There are a few film-literature combinations that I would probably not use. One in particular would be the 1898 book The Turn of the Screw by Henry James, the 1950 play adaptation by William Archibald, and Jack Clayton's 1961 film version, The Innocents. This movie addresses women's issues but in sick and twisted ways. The new governess, also known as Miss Giddens in the play and movie, finds love in an eleven-year-old boy under her care. That is not something women need to be associated with. Miss Giddens (Deborah Kerr) was a really young woman on the verge of sexuality and love, but she found it in the wrong place; plus she sees ghosts. This woman definitely has some issues that need help, which she does not realize.

         There are a couple of film-literature combinations that I am not sure if I would show or not. The first one is Wuthering Heights, written in 1847 by Emily Brontë. This book and the movie, directed by William Wyler in 1939, show how women sometimes do not follow their heart because it would not be the proper thing to do. Catherine (Merle Oberon) loves Heathcliff (Laurence Olivier), but he is a poor stable boy. Edgar Linton (David Niven) has money and fancy things and adores Catherine, so she marries Linton because he is the proper choice. Catherine also faces the fact that Heathcliff marries Isabella (Geraldine Fitzgerald), Edgar's sister, out of revenge. So Catherine in stuck with no place to go but out, so she lets herself die, not the wise way out.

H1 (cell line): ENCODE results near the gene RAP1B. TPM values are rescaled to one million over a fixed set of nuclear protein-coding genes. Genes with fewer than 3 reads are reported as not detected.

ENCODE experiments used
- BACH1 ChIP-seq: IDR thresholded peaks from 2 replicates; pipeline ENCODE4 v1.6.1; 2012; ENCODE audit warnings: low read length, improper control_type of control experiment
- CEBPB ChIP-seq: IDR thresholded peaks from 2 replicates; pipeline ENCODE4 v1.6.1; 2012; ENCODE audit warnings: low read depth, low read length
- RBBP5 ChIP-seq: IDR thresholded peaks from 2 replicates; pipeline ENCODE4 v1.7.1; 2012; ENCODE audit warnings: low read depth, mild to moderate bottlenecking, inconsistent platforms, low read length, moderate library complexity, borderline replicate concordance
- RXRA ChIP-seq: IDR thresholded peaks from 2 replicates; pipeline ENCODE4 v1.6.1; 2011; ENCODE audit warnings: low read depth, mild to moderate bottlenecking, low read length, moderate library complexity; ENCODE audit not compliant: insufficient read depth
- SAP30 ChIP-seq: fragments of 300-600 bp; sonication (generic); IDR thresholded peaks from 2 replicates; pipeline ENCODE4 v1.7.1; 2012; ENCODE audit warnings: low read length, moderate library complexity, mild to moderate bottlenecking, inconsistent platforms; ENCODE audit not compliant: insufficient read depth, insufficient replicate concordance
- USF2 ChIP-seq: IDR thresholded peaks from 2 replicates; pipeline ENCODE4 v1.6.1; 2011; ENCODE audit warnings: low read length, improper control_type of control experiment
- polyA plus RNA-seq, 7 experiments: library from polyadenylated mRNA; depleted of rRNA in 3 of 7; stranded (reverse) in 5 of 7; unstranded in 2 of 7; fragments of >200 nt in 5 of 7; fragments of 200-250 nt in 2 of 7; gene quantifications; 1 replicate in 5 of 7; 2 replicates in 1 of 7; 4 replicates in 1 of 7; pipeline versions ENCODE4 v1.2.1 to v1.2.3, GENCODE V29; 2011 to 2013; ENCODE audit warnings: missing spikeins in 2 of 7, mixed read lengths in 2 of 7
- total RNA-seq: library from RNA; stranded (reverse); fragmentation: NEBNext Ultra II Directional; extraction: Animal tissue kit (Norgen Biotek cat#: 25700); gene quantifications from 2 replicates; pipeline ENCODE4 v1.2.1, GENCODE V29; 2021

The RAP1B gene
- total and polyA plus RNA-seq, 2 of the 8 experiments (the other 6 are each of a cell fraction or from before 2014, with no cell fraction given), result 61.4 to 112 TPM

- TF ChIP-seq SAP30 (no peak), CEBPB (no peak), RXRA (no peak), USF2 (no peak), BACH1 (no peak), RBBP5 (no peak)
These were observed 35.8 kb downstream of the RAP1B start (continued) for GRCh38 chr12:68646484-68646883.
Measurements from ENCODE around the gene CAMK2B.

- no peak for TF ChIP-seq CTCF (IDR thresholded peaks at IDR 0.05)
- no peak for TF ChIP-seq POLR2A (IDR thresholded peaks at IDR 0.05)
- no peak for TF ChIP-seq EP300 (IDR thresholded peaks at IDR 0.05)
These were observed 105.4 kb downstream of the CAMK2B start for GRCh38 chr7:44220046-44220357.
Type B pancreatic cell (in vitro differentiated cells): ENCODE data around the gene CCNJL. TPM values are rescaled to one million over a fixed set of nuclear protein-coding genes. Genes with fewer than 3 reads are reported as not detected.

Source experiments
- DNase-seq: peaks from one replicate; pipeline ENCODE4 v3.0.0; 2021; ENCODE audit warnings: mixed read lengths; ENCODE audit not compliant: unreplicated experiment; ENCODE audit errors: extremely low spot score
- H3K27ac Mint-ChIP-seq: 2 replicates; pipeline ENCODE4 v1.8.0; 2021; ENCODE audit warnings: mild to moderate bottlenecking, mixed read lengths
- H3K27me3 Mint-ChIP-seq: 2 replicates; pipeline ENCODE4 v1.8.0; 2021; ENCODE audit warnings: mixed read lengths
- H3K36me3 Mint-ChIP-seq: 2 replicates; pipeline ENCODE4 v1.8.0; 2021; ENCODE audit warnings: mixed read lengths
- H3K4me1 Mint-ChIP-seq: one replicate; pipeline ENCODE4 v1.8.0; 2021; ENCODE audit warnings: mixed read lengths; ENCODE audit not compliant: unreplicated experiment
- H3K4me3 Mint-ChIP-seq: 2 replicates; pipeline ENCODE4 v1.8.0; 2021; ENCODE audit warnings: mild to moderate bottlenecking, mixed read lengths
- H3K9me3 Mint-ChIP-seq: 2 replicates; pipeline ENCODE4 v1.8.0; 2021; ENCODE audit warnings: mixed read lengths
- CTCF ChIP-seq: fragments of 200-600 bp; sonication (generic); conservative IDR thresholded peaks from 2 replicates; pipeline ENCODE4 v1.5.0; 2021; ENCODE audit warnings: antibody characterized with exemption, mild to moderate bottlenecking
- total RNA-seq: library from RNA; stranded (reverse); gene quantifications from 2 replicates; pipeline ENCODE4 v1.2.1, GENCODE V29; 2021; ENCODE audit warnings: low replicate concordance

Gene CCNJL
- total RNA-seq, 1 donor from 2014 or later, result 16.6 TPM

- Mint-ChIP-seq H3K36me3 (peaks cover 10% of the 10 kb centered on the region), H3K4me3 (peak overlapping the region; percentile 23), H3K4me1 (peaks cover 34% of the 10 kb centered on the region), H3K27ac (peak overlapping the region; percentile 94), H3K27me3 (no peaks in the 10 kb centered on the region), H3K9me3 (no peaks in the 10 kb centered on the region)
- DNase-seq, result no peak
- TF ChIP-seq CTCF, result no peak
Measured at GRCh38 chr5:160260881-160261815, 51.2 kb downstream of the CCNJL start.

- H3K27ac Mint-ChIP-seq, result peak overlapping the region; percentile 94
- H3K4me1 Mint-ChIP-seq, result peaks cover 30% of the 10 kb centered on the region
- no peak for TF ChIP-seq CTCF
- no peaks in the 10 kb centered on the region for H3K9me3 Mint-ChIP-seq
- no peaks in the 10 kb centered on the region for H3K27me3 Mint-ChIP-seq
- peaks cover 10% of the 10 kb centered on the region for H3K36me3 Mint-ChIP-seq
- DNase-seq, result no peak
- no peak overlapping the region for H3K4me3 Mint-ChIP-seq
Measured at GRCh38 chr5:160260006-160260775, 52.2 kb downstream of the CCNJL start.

Another movie and literature combo I am not sure of is A Doll's House, written in 1979 by Henrik Ibsen and filmed twice in 1973 by Joseph Losey and Patrick Garland, respectively. This combo has good and bad women issues to deal with. Nora (Jane Fonda/Claire Bloom) wants to leave to find herself and become her own person instead of assenting to the expectations of her male counterpart. This is good because Nora wants to have her own thoughts and ideas. What is bad is that, when she leaves, she is not likely to come back, thus leaving her husband and three children without ever seeing them again. Women do not need to do that. We have enough family problems in the world; we do not need women walking out of families to "find themselves."

         If a particular agenda centering on women's issues was to be followed, it would not be a difficult task to do. The narrowing-down part would be the hard part. Through all the film and literature combinations, positive and negative women's issues have come up. It is all just based on how one looks at the book or movie. If one sees it as good for one's topic or agenda, then one should show or read it. If it is negative so far as one's agenda is concerned, one may not want to show it, or one may want to get the other side of the perspective. Determining which direction to take the course in would influence one's choices.

Crystal Newsom